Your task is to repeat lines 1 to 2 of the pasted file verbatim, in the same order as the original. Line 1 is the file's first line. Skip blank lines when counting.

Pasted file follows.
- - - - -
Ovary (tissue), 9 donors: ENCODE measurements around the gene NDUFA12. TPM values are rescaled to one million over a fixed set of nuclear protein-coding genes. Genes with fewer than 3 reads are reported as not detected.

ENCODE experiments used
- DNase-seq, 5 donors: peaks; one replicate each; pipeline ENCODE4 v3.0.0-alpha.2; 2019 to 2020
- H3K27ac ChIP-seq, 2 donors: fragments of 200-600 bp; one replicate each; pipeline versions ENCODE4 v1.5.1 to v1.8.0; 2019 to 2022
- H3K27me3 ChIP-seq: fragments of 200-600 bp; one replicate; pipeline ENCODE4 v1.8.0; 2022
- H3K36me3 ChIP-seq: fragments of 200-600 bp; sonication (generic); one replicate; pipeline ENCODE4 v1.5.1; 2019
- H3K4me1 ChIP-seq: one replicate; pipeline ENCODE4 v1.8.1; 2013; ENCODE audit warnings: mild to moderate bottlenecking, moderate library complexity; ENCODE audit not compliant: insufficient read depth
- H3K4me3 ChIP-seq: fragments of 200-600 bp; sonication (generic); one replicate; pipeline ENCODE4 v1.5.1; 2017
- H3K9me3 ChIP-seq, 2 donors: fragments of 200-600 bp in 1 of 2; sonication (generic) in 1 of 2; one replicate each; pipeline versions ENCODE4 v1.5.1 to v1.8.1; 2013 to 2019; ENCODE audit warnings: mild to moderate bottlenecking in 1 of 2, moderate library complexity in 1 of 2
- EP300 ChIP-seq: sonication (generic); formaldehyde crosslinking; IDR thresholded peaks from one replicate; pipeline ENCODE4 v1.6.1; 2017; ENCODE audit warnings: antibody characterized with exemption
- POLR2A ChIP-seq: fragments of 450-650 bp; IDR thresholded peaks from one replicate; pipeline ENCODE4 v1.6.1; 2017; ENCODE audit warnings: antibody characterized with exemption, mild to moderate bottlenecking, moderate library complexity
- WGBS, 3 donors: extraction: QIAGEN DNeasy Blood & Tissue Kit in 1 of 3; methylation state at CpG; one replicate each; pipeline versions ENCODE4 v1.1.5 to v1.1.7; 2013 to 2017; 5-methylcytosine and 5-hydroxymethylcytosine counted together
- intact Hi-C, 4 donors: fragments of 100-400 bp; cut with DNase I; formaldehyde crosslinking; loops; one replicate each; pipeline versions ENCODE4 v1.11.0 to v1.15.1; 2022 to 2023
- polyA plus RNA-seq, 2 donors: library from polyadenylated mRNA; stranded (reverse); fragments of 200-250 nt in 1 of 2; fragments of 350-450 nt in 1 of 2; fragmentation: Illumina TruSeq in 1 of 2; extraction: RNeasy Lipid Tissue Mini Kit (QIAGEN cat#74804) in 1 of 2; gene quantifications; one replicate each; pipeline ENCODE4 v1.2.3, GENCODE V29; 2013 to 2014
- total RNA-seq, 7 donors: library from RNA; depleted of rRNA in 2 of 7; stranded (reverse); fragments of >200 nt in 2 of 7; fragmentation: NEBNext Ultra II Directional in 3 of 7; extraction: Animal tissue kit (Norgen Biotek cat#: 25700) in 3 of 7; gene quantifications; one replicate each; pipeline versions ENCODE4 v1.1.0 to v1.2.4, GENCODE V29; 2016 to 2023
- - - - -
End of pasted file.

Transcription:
Ovary (tissue), 9 donors: ENCODE measurements around the gene NDUFA12. TPM values are rescaled to one million over a fixed set of nuclear protein-coding genes. Genes with fewer than 3 reads are reported as not detected.

ENCODE experiments used